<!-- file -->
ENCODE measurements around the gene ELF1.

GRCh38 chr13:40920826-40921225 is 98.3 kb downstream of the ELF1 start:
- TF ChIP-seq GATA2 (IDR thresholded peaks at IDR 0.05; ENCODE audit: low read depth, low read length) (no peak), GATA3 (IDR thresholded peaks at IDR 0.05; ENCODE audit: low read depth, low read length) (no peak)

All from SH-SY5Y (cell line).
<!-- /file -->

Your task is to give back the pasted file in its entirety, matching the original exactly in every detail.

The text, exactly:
ENCODE measurements around the gene ELF1.

GRCh38 chr13:40920826-40921225 is 98.3 kb downstream of the ELF1 start:
- TF ChIP-seq GATA2 (IDR thresholded peaks at IDR 0.05; ENCODE audit: low read depth, low read length) (no peak), GATA3 (IDR thresholded peaks at IDR 0.05; ENCODE audit: low read depth, low read length) (no peak)

All from SH-SY5Y (cell line).